A growing consumer preference for texting versus talking might be having an effect on retail.
Sixty-three percent of U.S. adults would switch to a company that offered communication via text, especially as a form of customer service, according to a new survey released by Avochato, a business-to-consumer communication specialist.
Consumers, it seems, are fed up with annoying phone trees and the lengthy lag in getting a customer service representative on the line. More than 90 percent of those surveyed expect to wait five or more minutes any time they need to speak with a real person when attempting to resolve an issue. Person-to-person communication is still the overwhelming favorite when it comes to customer service, despite or perhaps due to the influx of bot-powered customer relations.
“Accessibility and communication mean higher returns and greater customer satisfaction for companies,” Avochato said. “Nearly three-quarters (72 percent) of respondents are more likely to purchase from a shopping site communicating with them about their products in real-time, with a real employee, via chat messaging.”
Adopting a personal, text-based approach to consumer communication may even have the added benefit of increasing overall traffic, as the survey of 1,000 U.S. adults with smartphones also found 63 percent would recommend their friends switch to a website that makes use of the channel.
However, when it comes to communicating information regarding deals and promotions, the enthusiasm was a little more muted. Just 39 percent described promotional texts as “helpful,” though that number was higher than the amount (36 percent) that approved of something as innocuous as food delivery texts.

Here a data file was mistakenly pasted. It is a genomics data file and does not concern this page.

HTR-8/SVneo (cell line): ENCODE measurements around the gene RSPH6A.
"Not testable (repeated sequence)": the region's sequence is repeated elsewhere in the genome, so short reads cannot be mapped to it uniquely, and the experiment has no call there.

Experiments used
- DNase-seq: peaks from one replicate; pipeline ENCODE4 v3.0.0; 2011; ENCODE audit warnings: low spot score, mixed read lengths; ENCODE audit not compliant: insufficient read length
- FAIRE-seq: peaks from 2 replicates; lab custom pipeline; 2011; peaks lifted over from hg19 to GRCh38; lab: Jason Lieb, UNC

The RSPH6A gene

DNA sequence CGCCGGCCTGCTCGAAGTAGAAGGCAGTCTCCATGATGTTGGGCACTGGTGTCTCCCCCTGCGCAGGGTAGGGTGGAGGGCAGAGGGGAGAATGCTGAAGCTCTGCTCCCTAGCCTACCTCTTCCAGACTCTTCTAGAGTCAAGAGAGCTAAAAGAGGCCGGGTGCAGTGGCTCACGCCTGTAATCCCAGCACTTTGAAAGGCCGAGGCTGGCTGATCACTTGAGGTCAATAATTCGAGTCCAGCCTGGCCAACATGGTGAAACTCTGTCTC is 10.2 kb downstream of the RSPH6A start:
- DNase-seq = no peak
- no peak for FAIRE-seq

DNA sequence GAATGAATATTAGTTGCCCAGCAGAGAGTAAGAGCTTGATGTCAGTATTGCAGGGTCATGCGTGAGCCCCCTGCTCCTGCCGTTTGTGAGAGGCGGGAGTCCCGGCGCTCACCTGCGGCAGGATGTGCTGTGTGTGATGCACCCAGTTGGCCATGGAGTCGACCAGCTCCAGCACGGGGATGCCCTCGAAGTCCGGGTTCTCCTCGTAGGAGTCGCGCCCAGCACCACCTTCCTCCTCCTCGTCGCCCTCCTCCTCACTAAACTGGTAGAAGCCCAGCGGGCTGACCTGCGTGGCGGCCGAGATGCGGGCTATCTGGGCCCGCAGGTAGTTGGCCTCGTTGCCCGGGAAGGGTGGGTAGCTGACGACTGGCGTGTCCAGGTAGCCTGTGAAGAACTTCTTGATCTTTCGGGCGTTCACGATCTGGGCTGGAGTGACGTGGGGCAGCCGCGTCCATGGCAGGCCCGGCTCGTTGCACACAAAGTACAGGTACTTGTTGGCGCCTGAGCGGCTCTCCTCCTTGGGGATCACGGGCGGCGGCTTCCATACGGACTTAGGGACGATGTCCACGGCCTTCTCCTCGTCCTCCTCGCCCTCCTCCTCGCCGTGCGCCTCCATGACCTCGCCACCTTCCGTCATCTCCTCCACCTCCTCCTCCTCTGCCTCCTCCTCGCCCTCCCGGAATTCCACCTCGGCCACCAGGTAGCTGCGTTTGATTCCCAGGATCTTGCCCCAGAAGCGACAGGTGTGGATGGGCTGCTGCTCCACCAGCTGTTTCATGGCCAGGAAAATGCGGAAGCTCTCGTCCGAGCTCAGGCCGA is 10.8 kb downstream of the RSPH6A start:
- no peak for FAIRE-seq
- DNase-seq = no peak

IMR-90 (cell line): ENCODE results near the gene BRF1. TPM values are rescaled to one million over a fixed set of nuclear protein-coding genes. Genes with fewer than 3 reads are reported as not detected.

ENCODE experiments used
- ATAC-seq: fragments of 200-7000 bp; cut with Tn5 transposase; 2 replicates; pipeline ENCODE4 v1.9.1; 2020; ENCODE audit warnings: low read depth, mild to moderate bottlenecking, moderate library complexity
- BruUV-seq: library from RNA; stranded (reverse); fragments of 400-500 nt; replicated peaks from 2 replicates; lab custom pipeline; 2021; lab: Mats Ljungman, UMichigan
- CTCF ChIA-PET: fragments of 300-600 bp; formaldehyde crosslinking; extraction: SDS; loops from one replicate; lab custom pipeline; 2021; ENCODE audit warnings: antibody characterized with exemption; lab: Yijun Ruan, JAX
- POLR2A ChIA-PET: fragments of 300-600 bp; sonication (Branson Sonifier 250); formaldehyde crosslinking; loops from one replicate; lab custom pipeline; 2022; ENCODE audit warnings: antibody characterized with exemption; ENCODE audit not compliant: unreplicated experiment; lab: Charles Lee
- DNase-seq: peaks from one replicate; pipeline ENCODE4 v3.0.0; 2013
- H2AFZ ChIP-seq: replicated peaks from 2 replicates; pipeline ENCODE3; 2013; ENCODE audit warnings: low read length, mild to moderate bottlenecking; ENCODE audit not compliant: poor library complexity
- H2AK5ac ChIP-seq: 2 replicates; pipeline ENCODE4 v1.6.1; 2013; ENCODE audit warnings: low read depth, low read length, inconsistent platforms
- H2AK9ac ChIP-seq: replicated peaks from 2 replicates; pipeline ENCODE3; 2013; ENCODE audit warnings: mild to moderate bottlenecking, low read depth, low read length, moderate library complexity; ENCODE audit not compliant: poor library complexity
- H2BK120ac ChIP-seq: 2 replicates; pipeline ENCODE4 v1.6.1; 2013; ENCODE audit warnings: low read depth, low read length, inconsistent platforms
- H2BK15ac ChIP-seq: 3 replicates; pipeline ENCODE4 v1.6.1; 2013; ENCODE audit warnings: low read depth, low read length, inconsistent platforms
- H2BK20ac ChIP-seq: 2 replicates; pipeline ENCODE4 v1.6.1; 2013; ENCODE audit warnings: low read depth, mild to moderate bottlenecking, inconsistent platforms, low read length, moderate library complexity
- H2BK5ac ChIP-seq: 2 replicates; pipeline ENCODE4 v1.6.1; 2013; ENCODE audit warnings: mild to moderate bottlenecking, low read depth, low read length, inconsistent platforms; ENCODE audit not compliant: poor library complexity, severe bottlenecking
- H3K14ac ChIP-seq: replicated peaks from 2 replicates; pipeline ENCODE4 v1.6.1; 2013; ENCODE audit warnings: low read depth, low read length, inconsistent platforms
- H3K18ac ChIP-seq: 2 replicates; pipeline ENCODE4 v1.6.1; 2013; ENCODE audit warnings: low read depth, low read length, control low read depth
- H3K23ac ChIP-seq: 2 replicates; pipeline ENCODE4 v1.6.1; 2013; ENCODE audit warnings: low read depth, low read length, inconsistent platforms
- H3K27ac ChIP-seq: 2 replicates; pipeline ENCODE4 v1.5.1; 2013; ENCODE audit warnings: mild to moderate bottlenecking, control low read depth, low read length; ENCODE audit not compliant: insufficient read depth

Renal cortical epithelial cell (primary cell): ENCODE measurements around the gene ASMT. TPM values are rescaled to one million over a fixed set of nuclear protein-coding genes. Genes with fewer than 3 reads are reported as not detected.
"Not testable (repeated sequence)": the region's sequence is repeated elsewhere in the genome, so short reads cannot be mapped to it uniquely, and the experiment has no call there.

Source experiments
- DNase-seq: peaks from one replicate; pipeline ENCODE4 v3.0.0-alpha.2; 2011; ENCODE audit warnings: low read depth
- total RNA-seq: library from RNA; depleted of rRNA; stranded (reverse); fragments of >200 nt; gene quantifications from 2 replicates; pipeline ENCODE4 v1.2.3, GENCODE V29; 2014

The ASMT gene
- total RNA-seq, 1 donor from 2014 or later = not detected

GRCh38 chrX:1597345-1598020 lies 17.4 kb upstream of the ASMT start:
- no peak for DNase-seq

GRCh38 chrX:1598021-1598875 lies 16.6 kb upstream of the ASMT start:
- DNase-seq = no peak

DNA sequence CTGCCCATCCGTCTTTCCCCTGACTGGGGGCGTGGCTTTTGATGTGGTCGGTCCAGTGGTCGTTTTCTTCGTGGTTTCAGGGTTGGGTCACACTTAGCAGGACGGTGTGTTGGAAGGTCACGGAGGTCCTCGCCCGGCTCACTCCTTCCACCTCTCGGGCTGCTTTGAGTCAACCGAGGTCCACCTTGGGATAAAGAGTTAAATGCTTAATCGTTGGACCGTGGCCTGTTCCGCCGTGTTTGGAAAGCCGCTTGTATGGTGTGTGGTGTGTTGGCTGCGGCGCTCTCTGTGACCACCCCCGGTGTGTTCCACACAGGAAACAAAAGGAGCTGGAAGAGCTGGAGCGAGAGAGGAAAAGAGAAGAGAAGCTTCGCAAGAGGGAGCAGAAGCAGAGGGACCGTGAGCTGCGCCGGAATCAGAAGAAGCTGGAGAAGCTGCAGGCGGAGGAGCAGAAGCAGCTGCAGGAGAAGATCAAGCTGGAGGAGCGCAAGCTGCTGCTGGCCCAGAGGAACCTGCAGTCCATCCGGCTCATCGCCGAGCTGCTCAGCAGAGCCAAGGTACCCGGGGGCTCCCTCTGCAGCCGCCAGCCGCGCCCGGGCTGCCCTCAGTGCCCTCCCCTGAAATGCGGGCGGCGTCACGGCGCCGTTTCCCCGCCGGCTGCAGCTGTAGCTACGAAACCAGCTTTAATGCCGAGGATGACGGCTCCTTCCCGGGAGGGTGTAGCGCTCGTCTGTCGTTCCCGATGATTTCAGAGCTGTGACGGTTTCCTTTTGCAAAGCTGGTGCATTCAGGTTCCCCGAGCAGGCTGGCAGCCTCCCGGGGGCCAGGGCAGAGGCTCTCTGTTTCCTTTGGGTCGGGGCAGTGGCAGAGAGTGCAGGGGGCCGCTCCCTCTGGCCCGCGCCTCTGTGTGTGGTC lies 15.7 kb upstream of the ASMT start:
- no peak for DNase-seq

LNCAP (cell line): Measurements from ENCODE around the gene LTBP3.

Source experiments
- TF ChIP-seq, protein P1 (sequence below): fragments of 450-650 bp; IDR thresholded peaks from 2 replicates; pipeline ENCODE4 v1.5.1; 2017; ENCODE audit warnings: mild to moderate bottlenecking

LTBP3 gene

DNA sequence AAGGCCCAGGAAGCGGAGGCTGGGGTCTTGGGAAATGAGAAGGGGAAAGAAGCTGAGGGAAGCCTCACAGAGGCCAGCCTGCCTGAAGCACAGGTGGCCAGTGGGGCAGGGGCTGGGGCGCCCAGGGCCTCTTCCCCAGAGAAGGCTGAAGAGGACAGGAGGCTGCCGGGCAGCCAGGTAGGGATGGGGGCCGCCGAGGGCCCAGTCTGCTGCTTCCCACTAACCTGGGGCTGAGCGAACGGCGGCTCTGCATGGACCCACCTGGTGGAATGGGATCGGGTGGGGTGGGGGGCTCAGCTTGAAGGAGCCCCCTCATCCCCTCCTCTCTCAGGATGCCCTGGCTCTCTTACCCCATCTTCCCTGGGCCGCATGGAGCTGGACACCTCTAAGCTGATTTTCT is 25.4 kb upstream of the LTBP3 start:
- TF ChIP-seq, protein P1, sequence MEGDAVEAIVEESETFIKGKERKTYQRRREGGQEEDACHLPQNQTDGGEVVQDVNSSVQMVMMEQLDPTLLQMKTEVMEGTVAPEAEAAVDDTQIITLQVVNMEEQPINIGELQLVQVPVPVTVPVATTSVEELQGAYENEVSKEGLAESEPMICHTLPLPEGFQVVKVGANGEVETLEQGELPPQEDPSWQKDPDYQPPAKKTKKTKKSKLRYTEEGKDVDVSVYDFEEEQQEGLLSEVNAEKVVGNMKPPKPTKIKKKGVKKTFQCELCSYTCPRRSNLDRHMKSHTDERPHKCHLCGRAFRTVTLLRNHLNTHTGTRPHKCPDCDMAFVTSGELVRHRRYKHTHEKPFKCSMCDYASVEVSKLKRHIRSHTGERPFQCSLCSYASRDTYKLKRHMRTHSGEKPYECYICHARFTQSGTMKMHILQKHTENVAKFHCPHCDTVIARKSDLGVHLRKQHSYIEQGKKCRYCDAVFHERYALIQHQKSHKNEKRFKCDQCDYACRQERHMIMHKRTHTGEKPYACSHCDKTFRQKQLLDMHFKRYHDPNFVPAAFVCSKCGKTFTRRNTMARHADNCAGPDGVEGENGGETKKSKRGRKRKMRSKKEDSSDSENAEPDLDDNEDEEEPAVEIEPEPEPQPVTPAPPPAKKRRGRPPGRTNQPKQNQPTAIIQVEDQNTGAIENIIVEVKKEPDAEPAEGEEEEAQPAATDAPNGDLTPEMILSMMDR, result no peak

There was another clear message from consumers, however: don’t waste your time calling, they won’t pick up.
“Consumers expect personal communication from the companies they are doing business with, yet with scam calls becoming more prevalent than ever, over three-fourths of respondents don’t answer phone calls from anonymous numbers,” the survey warned. “As younger generations continue to move away from email, it’s never been harder for companies to effectively reach their customers.”
And regardless of age, 69 percent of all consumers would rather receive a text than a phone call from an unfamiliar company, Avochato noted.
Many of Avochato’s insights can be explained by the increasing purchasing power of millennials and Gen Z and their overwhelming desire to tap out a message rather than talk. The generation gap was so vast that certain survey questions differed by nearly 20 percent between Gen Z and baby boomers, the company said.
At a PSFK event in January, experts and business leaders also recommended that retailers begin to work texting into their customer-facing operations. Adam Levene, founder of retail tech platform Hero, said having in-store associates texting e-commerce customers is a “no-brainer,” considering their higher level of knowledge and engagement in the brand’s day-to-day activities.